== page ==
The Whale

The Whale: Brendan Fraser is a 300-pound man in Darren Aronofsky’s moving film. The review

Charlie (Brendan Fraser) is morbidly obese. It weighs nearly 300 pounds and every movement costs him a superhuman effort. His home is littered with handles and cables, which help him lie down in bed, wash or just stand up. He uses a walker to walk but spends most of the day sitting on the sofa.

Charlie is an English literature teacher who teaches classes from home, in video chat, pretending that his computer’s camera is not working to hide his appearance. To the students, engaged in writing themes and term papers, he tries to teach honesty, above all stylistic traits. His days are milled with meals, television programs, visits from a nurse friend who tries unsuccessfully to convince him to hospitalize.

Aware that his days are winding down, Charlie tries to rebuild his relationship with his daughter Ellie (there Sadie Sink from Stranger Things), a rebellious, intractable teenager who pours contempt and resentment on him for having abandoned her and her mother over ten years earlier, for the sake of one of his students.

The cinema of Darren Aronofsky (The black Swan, Requiem for a Dream) has always been broken in two: on the one hand the maximum systems, the fantasy allegories, an outsized look at the service of colossal ambitions (The Fountain, Mother!), on the other the provincial ballads, the poetics of the losers and the elegy of defeat. The paradox is that, just like in The Wrestlerit is in this second version, closed in two rooms, that his cinema finds a grandiose epic vein, a vein that in films such as Noah instead it is completely missing.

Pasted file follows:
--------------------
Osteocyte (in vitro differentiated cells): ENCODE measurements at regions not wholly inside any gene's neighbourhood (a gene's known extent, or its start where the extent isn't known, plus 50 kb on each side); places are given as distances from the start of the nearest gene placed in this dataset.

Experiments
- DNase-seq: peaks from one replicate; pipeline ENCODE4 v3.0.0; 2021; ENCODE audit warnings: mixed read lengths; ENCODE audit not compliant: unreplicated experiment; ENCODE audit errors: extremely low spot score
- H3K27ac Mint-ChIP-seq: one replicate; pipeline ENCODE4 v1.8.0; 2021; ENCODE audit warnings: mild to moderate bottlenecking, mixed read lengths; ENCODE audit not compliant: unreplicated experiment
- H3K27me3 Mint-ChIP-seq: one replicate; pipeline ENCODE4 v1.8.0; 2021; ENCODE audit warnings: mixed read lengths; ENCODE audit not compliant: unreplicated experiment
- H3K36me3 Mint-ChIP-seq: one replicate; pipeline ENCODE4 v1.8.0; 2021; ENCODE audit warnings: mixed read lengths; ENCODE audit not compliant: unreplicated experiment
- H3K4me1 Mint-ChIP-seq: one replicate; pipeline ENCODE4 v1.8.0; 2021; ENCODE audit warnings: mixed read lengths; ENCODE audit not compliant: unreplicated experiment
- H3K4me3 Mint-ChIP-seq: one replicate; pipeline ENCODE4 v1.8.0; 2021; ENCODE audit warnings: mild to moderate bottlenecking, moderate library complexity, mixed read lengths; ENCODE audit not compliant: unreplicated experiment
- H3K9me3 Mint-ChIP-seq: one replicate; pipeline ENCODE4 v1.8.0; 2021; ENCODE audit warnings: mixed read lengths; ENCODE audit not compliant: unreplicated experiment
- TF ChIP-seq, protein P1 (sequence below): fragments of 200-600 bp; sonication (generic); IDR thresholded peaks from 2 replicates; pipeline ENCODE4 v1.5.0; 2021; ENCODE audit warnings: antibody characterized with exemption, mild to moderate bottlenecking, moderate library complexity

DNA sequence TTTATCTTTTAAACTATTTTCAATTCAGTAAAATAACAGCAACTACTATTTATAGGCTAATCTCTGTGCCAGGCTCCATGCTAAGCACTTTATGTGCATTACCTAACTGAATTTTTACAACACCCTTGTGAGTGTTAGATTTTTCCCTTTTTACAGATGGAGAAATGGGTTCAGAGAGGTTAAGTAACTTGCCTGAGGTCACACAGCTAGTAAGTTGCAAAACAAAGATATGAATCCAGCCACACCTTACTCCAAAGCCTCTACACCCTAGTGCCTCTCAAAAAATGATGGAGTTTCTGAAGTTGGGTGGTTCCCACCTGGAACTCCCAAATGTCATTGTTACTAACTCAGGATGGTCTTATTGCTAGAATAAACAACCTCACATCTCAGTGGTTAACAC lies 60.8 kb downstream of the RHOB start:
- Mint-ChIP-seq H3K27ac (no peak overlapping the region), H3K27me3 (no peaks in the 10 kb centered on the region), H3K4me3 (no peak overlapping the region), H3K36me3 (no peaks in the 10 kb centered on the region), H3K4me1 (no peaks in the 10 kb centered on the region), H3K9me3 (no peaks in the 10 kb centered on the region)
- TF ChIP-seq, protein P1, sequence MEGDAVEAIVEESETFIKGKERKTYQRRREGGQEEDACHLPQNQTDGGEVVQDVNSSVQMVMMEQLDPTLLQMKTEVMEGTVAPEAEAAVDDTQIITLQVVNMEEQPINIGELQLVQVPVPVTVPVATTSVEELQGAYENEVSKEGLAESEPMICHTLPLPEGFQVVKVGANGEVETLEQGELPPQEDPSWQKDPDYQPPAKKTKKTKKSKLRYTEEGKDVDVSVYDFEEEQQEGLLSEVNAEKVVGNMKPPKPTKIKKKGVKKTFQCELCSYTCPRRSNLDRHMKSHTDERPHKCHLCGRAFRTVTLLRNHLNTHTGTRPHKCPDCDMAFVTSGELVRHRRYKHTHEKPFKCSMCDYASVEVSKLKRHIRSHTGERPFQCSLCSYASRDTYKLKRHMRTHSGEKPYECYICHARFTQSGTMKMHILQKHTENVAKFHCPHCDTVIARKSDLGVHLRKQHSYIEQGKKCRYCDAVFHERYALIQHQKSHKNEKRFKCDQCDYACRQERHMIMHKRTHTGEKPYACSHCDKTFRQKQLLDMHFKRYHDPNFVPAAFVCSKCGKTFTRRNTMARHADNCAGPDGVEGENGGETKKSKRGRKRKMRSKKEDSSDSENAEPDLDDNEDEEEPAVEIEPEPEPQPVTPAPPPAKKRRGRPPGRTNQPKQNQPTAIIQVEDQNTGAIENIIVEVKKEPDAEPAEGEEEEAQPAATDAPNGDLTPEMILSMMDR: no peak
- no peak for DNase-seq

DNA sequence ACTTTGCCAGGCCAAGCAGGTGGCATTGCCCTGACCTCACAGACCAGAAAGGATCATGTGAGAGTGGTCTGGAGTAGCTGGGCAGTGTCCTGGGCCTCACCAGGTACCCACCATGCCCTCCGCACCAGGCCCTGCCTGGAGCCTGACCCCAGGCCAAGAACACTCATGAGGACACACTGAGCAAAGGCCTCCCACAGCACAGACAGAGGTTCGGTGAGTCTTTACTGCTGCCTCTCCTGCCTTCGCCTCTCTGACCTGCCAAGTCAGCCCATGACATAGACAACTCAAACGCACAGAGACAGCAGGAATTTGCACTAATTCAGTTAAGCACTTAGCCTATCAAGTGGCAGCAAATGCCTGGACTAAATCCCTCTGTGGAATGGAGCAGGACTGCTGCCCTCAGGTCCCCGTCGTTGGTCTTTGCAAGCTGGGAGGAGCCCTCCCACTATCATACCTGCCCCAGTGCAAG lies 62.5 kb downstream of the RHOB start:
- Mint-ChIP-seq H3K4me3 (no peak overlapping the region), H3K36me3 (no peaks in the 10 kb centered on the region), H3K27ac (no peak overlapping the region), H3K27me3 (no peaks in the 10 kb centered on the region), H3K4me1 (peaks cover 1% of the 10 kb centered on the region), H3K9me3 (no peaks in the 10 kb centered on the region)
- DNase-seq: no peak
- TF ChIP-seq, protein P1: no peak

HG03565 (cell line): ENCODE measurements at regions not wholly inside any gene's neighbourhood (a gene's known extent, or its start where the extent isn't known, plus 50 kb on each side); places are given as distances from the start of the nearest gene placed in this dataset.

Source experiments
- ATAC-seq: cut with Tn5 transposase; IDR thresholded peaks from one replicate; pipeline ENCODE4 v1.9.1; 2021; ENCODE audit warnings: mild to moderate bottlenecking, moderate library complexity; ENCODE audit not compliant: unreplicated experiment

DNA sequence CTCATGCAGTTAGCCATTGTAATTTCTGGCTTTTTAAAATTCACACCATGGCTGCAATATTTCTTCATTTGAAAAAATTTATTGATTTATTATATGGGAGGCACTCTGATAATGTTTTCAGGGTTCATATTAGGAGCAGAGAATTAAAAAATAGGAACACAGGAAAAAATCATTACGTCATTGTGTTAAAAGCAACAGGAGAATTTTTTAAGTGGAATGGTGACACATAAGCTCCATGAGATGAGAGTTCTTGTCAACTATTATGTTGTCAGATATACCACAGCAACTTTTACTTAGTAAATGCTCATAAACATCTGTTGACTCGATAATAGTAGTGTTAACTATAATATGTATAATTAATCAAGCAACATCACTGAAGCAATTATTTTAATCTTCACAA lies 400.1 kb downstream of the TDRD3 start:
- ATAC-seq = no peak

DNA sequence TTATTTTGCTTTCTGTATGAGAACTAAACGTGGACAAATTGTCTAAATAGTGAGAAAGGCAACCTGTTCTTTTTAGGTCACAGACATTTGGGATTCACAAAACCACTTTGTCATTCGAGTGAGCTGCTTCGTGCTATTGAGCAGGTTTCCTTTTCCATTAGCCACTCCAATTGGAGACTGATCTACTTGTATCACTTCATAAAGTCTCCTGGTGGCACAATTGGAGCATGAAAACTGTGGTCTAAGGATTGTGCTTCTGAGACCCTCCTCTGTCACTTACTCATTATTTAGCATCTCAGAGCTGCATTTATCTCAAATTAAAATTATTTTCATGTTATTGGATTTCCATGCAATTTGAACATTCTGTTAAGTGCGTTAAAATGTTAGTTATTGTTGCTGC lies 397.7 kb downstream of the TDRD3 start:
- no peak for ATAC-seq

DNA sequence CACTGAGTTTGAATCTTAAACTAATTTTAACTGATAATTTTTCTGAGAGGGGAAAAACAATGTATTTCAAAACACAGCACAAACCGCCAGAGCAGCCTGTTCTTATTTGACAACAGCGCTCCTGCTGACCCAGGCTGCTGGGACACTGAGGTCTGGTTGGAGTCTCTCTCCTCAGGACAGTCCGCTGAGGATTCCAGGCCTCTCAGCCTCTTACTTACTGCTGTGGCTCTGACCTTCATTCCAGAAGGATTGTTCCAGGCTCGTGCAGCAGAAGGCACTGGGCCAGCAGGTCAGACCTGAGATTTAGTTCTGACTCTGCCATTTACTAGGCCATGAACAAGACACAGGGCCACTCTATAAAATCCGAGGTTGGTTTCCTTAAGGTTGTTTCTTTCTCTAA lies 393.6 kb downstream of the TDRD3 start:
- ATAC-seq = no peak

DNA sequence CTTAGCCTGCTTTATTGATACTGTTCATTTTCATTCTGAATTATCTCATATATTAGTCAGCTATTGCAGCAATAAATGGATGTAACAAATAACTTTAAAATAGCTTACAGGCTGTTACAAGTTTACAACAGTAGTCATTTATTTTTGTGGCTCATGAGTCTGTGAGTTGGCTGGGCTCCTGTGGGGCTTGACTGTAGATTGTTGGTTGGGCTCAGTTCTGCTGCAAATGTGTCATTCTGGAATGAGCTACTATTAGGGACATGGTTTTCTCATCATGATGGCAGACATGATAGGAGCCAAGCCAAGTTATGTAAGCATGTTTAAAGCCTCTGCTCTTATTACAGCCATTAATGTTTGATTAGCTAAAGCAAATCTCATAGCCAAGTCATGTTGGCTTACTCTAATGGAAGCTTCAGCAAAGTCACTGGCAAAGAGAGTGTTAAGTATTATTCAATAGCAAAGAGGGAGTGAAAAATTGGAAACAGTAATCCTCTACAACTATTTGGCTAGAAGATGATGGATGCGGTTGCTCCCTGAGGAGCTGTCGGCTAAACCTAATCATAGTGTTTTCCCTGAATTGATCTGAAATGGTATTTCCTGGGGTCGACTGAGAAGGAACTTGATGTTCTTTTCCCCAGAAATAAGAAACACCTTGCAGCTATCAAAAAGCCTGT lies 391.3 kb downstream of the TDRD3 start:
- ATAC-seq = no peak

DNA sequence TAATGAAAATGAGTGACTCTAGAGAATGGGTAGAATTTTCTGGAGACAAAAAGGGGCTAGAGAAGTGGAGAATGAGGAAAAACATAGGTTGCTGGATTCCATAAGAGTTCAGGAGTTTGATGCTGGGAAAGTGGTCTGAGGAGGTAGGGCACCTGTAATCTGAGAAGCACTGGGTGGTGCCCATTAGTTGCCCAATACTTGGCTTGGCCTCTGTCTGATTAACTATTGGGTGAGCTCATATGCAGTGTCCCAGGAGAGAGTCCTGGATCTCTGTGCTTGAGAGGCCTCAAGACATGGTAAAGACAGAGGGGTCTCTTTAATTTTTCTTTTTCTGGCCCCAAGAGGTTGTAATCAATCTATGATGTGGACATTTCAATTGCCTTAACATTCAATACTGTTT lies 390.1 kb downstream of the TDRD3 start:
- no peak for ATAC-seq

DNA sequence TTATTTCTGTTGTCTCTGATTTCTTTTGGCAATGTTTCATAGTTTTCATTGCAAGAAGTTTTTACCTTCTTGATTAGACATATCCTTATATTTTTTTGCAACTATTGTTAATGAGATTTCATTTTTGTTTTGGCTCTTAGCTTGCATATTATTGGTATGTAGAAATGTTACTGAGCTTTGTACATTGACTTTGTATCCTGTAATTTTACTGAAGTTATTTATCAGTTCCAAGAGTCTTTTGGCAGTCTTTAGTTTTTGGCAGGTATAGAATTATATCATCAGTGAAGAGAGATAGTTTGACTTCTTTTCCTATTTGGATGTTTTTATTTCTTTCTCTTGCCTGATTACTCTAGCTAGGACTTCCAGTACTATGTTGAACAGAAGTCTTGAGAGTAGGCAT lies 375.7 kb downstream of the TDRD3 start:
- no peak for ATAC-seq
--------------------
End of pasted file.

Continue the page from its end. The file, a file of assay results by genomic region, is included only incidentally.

And just like in The Wrestler, The Whale tells about a broken man, adrift, struggling with self-shame as he tries to reconnect with his daughter. Brendan Fraser, who had to wear over 130 kilos of prosthetics for the role and whose personal history vaguely echoes the condition of the protagonist, plays most of the film in one room, doing a job of exceptional expressiveness. In Charlie they coexist an immense and ungainly body, and a very sensitive soulwith respect to which the feelings of guilt and pains of the past, the same family fracture, have not affected the trust in others and the belief that healing tools are hidden in thought and word, the greatest possibility of reconnection with the world.

Like a monster hidden in a cave, which when you stani reveals itself as the most defenseless of creatures, the protagonist of The Whale – deformed, exhausted, disarmed by his past, clinging to his present – he is together aesthetic, narrative and moral issue. Many burdens of the conservative gaze coexist in him: the weight, homosexuality, the stigma of betrayal in the bourgeois family. The recomposition of ours “disgust” (“Do I disgust you?”Charlie often asks his visitors, all apparently eager to “save him”), passes by acceptance of his freedom to live, love and die, beyond any social framework, beyond any shared norm, beyond any appearance.

The little miracle of the film, which is partly by Aronosfky and very much by Fraser (as well as by the author of the text Samuel D. Hunter) is to make that disgust, that refusal, the material of a very strong empathic bond, dissolving all reservations in a deep, lasting emotion.

Photo: Protozoa Pictures

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